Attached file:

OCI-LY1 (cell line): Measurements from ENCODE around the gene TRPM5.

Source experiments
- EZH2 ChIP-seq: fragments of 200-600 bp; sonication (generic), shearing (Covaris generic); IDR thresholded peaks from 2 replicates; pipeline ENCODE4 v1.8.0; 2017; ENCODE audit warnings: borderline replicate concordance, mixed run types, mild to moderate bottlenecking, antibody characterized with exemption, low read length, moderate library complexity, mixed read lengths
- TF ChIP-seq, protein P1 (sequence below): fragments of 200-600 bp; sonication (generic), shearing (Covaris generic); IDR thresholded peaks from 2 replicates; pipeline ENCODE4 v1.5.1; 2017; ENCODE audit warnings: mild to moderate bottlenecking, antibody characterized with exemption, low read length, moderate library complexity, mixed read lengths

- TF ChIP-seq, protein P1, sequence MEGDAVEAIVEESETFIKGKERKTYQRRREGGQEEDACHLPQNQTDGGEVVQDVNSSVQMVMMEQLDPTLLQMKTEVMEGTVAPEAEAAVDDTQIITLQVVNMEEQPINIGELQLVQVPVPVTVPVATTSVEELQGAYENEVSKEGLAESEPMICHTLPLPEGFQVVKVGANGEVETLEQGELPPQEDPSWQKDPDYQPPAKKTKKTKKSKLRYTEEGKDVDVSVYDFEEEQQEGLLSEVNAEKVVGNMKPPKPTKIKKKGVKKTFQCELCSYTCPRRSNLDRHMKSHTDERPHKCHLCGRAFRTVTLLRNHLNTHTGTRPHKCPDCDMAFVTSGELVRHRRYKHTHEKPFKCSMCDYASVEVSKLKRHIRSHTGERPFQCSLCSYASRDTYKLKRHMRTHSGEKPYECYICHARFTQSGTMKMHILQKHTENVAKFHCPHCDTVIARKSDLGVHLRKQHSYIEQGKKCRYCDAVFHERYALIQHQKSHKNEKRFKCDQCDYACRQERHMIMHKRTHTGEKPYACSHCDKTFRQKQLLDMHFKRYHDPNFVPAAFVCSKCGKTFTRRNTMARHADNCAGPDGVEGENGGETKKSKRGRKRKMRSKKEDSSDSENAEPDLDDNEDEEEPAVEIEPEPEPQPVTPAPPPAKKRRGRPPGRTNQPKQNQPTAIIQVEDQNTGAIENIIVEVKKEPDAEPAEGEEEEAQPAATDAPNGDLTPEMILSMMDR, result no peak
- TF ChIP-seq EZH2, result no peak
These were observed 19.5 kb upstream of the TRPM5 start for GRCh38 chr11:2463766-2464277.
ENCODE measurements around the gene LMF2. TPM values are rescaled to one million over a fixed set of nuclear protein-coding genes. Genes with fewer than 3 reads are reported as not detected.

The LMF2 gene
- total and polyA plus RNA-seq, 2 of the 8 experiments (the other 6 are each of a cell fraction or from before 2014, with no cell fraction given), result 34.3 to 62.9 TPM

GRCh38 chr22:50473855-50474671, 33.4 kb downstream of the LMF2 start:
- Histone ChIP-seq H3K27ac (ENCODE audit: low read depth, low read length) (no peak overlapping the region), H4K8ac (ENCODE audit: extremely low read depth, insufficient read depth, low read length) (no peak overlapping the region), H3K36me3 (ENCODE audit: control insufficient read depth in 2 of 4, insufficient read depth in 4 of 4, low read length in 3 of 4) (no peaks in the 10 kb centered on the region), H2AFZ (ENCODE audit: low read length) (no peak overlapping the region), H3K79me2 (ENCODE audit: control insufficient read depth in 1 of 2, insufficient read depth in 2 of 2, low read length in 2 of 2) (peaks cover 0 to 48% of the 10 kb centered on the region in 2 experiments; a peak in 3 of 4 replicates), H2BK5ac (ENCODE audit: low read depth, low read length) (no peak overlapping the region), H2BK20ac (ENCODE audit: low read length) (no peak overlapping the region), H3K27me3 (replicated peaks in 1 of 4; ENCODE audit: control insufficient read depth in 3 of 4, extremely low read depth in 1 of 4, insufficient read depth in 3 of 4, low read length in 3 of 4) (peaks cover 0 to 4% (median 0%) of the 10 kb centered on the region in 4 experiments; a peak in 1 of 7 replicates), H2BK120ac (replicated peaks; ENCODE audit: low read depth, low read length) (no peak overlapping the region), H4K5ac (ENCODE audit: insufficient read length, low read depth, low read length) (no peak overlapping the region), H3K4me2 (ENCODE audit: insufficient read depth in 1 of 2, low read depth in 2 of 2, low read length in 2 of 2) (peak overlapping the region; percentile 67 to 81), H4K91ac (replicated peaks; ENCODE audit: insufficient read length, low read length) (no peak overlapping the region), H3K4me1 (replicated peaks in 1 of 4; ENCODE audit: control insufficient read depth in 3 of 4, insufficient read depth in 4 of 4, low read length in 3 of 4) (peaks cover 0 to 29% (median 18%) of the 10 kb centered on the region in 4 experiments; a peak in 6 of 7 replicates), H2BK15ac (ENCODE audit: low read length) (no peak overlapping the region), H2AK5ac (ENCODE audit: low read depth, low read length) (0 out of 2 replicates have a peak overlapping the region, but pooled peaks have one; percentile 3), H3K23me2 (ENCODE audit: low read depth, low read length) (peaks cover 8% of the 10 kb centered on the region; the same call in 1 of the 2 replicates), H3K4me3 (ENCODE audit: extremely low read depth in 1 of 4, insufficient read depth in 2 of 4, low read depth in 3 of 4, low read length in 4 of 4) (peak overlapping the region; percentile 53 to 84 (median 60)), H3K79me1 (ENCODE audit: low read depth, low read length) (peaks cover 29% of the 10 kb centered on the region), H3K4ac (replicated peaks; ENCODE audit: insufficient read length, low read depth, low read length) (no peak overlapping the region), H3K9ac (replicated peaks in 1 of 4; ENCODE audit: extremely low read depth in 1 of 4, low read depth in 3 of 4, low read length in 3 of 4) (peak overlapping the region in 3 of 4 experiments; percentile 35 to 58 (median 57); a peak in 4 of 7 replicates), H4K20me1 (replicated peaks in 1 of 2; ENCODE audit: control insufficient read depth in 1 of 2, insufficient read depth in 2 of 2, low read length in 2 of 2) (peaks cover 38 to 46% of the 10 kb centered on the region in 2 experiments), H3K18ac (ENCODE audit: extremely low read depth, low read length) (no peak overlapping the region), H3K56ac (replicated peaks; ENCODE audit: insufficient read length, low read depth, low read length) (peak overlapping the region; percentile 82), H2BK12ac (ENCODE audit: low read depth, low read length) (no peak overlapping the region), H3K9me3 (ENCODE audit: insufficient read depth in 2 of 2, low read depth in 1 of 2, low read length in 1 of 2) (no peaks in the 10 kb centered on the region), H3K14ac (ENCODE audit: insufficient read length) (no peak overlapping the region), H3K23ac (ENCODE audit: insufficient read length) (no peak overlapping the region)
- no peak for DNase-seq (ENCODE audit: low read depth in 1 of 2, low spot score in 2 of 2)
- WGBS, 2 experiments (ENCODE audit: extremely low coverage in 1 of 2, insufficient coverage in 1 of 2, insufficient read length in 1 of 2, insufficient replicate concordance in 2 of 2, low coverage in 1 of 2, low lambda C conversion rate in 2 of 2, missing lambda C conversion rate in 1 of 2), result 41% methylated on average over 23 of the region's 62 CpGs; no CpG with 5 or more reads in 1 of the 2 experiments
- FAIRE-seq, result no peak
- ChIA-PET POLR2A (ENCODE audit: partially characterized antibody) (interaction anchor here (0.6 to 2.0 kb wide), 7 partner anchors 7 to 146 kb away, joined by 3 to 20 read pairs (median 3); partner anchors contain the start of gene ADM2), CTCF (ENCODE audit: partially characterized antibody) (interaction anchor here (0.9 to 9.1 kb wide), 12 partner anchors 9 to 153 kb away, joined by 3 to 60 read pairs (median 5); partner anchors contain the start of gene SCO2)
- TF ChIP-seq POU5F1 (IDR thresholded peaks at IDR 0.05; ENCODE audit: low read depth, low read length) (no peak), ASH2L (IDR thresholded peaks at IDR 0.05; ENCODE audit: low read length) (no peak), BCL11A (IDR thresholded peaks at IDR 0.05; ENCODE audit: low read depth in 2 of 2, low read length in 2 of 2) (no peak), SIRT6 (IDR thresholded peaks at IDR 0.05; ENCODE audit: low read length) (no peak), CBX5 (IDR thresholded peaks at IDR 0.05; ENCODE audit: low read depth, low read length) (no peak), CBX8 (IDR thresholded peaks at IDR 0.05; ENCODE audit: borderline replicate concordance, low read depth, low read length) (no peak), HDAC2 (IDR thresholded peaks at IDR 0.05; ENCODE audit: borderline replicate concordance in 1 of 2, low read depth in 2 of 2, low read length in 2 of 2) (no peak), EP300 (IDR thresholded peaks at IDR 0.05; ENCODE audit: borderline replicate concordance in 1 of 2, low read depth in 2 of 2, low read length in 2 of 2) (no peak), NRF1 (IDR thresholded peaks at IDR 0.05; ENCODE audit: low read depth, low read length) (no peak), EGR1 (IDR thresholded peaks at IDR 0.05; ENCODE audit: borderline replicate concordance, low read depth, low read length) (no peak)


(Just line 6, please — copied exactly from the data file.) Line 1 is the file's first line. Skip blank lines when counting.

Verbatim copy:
- TF ChIP-seq EZH2, result no peak